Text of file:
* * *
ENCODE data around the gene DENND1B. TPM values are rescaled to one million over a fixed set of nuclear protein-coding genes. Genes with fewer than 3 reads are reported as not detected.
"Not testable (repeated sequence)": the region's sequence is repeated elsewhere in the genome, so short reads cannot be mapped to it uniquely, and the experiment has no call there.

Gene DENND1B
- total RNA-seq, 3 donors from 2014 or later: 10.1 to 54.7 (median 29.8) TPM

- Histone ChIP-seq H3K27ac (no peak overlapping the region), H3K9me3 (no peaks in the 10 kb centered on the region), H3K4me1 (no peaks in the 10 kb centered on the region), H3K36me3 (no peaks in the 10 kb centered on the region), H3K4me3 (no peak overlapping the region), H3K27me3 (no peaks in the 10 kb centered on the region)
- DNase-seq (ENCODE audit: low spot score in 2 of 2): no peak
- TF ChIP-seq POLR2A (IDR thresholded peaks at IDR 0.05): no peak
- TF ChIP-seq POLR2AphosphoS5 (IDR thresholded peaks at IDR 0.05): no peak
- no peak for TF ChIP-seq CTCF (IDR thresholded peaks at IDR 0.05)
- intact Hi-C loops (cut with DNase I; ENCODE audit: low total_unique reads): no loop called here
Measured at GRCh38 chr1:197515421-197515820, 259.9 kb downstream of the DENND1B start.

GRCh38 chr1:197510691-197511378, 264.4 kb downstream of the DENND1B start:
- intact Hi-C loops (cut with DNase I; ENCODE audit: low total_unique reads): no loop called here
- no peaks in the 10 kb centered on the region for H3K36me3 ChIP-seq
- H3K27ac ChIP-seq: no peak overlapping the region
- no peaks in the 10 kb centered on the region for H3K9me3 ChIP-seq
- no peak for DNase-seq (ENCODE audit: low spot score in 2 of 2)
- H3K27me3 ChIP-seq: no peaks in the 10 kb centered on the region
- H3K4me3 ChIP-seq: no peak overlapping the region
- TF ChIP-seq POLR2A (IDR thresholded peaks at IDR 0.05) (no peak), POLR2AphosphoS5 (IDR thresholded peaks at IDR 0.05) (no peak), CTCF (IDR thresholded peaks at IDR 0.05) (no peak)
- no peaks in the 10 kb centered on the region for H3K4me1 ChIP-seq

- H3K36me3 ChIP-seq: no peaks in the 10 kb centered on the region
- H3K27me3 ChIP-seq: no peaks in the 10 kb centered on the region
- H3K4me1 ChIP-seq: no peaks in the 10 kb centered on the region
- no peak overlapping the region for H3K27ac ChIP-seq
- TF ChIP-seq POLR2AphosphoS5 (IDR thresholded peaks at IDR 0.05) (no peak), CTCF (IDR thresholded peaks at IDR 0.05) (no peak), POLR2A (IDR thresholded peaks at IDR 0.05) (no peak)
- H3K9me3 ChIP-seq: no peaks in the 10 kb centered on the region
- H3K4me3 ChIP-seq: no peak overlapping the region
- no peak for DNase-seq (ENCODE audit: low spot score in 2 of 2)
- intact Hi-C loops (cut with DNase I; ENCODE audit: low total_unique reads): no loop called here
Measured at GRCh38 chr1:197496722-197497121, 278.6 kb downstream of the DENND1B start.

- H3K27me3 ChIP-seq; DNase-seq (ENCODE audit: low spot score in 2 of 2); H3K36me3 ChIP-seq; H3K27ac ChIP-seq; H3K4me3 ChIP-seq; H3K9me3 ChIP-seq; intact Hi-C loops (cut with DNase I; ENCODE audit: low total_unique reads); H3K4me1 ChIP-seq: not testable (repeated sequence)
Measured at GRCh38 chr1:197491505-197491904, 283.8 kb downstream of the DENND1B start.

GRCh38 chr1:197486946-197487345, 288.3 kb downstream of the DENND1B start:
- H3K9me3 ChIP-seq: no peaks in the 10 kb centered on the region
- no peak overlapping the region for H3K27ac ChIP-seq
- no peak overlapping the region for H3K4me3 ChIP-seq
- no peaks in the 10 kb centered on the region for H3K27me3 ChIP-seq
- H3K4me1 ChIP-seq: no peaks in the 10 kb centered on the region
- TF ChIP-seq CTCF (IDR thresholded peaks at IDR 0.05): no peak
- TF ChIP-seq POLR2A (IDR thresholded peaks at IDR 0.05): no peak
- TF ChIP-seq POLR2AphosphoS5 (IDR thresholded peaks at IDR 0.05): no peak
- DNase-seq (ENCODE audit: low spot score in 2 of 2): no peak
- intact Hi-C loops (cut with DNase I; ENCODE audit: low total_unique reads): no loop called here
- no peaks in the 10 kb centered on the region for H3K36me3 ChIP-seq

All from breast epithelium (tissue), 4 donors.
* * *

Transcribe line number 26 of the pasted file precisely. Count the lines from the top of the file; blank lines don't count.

- TF ChIP-seq POLR2AphosphoS5 (IDR thresholded peaks at IDR 0.05) (no peak), CTCF (IDR thresholded peaks at IDR 0.05) (no peak), POLR2A (IDR thresholded peaks at IDR 0.05) (no peak)